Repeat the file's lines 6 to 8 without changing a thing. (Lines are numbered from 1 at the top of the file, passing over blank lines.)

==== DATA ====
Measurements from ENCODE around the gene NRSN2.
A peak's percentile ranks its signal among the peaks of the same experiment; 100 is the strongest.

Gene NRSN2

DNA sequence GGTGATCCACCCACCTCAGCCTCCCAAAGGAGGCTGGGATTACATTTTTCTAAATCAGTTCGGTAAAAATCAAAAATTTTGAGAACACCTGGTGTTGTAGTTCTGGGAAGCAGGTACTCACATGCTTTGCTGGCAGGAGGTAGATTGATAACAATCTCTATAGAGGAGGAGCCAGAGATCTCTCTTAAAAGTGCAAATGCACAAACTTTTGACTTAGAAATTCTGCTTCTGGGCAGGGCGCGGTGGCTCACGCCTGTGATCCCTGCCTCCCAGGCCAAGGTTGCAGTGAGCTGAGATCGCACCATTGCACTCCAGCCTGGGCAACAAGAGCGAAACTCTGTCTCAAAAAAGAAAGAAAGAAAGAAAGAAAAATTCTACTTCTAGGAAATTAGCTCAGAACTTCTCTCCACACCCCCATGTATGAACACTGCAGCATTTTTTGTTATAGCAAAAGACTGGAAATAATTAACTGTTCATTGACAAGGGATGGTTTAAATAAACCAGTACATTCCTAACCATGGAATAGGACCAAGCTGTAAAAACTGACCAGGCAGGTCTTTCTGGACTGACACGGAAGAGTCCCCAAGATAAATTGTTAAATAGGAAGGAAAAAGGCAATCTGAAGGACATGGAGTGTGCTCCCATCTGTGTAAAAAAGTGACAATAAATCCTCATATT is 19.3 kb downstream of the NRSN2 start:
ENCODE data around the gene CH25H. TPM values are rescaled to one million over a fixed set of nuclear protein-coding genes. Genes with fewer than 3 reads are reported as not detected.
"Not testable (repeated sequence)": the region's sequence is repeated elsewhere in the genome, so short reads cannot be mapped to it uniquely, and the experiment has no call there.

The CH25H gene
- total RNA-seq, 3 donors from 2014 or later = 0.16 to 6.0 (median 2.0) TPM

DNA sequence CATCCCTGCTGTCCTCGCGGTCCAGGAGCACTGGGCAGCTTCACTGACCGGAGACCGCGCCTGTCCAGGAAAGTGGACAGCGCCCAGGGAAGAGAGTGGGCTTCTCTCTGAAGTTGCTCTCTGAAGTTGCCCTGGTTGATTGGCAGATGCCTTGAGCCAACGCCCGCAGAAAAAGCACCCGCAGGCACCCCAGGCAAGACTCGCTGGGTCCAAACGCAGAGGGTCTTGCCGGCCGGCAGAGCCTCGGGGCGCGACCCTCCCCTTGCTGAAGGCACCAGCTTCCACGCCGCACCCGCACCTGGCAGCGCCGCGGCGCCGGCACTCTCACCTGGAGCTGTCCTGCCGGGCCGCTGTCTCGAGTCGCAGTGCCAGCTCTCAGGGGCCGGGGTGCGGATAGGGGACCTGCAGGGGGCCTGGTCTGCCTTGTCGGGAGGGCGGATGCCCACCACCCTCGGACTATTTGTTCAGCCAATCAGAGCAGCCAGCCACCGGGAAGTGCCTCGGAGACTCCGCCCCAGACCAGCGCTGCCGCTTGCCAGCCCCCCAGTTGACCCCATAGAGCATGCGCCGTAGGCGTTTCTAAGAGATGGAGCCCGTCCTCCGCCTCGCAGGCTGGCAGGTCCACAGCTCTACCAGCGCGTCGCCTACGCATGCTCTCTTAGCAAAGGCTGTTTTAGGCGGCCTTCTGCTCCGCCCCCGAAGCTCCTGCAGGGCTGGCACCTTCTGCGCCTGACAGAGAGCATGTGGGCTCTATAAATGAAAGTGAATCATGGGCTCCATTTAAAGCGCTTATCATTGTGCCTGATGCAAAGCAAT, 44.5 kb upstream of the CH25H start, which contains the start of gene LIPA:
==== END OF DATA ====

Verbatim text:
"Not testable (repeated sequence)": the region's sequence is repeated elsewhere in the genome, so short reads cannot be mapped to it uniquely, and the experiment has no call there.

The CH25H gene
- total RNA-seq, 3 donors from 2014 or later = 0.16 to 6.0 (median 2.0) TPM